Configurable & Convenient🔗

This section covers how dependent map, type-level programming and the -XOverloadedLabels language extension are used to implement a flexible and extensible interface for logging configuration.

Earlier I’ve introduced the RichMessage data type that allows to extend a simple Message with the result of an IO action:

data RichMessage = RichMessage
    { richMessageMsg  :: Message
    , richMessageTime :: UTCTime

Currently, it stores only the timestamp of the logged message. But in real life we might want to display more information on every logging message:

  • Id of the current thread
  • Id of the current process
  • File size of the file where we currently write logs
  • Application memory usage
  • Number of currently active users (why not?)
  • Any other thing you can imagine

If we only have a simple plain Haskell record we can’t easily extend it. Of course, you can always implement your own RichMessage and format in any way you want, but usually developers expect at least some configuration capabilities from a logging library. And configuring your output through boolean flags is not that convenient. That’s why co-log provides an extensible record interface to make it easier to add or remove some fields and I’m going to describe the implementation below.

The idea behind this solution is the following: let’s use some map to store the actions that extract the required information. So instead of specifying control options for some predefined set of possible message fields, we can just modify the map by adding or removing actions we want to execute on every call to the logging function. But since the actions might return values of different types, we need to use some dependent map.

The assumption here is that usually we configure logging for our application only once at the start of our application and then we only query those actions. So we need some map where construction and modification operations should be supported but their performance is not that important. The efficiency of the lookup function, on the other hand, should be quite high. Fortunately, there’s a structure that implements the required interface. The data structure itself is implemented in the typerep-map package. If you want to learn about the implementation details of the typerep-map library, you can read the following blog post:

We can build extensible records on top of the typerep-map, and I’m going to explain how it’s done in co-log.

First, let’s introduce a type family that maps arbitrary string tags to types.

type family FieldType (fieldName :: Symbol) :: Type
type instance FieldType "threadId" = ThreadId
type instance FieldType "utcTime"  = UTCTime

The type family is open, so users can extend it with anything they want.

Now let’s introduce a data type that stores values of type FieldType inside some monad.

newtype MessageField (m :: Type -> Type) (fieldName :: Symbol) = MessageField
    { unMessageField :: m (FieldType fieldName)

We can now parametrize TypeRepMap with MessageField:

type FieldMap (m :: Type -> Type) = TypeRepMap (MessageField m)

So FieldMap is a mapping from type level string to runtime value inside some monad m, where the type of the runtime value is defined by the value of the type-level string.

There is an existential wrapper in the typerep-map library that allows to create TypeRepMap from a list due to IsList instance:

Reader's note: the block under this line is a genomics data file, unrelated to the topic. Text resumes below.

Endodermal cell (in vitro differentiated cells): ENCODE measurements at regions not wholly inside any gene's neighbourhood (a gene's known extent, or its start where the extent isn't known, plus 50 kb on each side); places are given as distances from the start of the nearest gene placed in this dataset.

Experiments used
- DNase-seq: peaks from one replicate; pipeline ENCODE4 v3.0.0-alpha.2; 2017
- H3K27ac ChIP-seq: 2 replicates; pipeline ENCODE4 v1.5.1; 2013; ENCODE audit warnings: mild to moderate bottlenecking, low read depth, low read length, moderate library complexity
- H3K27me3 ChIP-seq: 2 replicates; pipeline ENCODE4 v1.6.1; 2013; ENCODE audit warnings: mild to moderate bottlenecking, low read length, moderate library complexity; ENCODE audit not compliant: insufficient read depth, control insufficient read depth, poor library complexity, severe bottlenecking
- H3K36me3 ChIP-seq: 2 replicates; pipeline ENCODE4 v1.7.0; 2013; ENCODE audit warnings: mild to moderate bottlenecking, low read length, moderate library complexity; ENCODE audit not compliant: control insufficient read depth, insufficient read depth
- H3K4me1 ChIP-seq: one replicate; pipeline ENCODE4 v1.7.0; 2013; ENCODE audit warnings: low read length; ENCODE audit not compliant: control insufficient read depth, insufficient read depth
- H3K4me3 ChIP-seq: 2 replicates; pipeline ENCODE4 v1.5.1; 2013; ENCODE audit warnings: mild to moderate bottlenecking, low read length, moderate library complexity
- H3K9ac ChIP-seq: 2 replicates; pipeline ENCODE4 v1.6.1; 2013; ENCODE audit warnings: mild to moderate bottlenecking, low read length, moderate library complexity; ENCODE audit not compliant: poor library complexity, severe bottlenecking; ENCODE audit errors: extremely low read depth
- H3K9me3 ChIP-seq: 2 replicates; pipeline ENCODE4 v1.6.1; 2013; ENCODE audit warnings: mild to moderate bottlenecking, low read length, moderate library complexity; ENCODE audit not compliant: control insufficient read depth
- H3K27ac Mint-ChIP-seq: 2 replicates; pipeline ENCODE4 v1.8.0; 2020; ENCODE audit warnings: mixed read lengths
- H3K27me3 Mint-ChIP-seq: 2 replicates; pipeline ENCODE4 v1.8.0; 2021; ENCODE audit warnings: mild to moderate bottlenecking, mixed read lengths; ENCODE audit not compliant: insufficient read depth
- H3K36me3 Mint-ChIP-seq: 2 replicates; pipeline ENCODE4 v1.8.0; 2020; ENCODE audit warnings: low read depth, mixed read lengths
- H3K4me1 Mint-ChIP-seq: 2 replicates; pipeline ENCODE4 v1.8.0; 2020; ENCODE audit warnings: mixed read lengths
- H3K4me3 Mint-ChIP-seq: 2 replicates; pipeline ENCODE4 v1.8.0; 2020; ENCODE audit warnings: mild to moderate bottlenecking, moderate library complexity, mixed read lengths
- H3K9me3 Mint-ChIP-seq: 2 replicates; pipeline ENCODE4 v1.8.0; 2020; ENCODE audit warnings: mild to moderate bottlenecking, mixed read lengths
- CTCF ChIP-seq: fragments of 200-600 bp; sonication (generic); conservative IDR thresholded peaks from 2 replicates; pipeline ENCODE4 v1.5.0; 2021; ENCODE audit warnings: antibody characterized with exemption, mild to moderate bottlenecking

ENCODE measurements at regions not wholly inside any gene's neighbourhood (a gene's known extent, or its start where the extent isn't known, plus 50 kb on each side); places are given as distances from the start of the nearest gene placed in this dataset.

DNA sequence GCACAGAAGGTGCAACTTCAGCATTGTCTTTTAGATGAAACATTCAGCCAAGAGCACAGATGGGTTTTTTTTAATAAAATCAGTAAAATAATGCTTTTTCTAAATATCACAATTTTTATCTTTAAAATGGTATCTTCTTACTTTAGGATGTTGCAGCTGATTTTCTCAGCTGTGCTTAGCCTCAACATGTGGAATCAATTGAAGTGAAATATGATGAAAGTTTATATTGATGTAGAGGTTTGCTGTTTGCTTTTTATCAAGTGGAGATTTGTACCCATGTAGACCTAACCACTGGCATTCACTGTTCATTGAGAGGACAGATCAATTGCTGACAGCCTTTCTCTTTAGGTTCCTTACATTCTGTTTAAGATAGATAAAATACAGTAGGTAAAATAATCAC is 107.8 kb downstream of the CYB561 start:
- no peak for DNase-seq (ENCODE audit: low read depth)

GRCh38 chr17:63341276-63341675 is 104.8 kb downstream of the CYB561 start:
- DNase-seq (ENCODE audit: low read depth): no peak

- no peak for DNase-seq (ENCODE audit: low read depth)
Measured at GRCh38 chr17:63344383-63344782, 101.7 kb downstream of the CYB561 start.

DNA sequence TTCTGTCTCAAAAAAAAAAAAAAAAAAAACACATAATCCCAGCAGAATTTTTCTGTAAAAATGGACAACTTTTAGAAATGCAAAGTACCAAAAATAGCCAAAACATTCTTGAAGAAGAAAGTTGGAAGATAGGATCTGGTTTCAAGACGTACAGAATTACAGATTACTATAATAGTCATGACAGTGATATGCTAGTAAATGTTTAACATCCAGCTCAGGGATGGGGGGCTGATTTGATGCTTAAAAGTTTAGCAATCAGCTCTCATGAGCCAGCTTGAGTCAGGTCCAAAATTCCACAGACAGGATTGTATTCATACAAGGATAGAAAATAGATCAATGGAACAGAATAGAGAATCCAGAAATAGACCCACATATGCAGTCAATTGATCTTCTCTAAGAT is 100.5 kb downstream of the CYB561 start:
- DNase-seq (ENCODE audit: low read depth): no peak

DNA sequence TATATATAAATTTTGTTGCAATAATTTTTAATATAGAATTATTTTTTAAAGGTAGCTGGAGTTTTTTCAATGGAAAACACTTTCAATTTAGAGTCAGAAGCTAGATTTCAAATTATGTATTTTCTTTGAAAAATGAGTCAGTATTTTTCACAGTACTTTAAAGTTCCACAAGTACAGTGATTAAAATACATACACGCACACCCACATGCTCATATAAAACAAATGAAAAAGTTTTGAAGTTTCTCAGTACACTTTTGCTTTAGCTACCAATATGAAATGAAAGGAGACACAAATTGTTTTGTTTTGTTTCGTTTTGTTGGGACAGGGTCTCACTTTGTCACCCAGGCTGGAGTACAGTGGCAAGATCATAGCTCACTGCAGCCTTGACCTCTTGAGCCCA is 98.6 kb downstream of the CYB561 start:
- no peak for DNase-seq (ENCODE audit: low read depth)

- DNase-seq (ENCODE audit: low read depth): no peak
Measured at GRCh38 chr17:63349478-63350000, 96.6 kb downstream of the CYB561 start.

defaultFieldMap :: MonadIO m => FieldMap m
defaultFieldMap = fromList
    [ WrapTypeable $ MessageField @_ @"threadId" (liftIO myThreadId)
    , WrapTypeable $ MessageField @_ @"utcTime"  (liftIO getCurrentTime)

Now we can extract monadic actions that return us values by doing lookup @"threadId". Since it’s just a map, you can configure the output by putting additional actions in the map with the insert function or by removing some actions with the delete function. You only need to implement the formatting function for your FieldMap or use the default one from the co-log library.

But that’s not all. There’s the OverloadedLabels extension since GHC 8.0.1 that allows us to specify such FieldMaps in a more convenient way. After writing the following instance:

instance (KnownSymbol fieldName, a ~ m (FieldType fieldName))
      => IsLabel fieldName (a -> WrapTypeable (MessageField m)) where
    fromLabel field = WrapTypeable $ MessageField @_ @fieldName field

The OveloadedLabels extension allows to write #foo instead of fromLabel @"foo". So, by having the above instance for the function we can pass arguments to labels. We’re now able to define defaultFieldMap in a more concise way:

defaultFieldMap :: MonadIO m => FieldMap m
defaultFieldMap = fromList
    [ #threadId (liftIO myThreadId)
    , #utcTime  (liftIO getCurrentTime)

Here is how the output looks like with ThreadId and without it, for example from the library’s playground:

Logging example

The solution described above is currently implemented only for the IO part of the message extension. But there are plans to make the Message data type extensible as well (see issue below):

Conclusion & unexplored opportunities🔗

The LogAction data type is very simple on its own, but together with different instances, it brings a lot of power:

  • Semigroup: perform multiple actions for the same message
  • Monoid: the action that does nothing
  • Contravariant: the ability to consume action of the different type
  • Divisible: log both types of messages if you know how to log all of them
  • Decidable: decide what to log depending on the message
  • Comonad: add an extra monoidal payload to message possibly using context

There’s also the ComonadApply typeclass which purpose in application to LogAction is yet to be explored. And it would be really great to implement different logging backends for the co-log library (ElasticSearch, PostgreSQL, etc.).


If you want to play with this approach in PureScript, there is a library that implements a similar idea: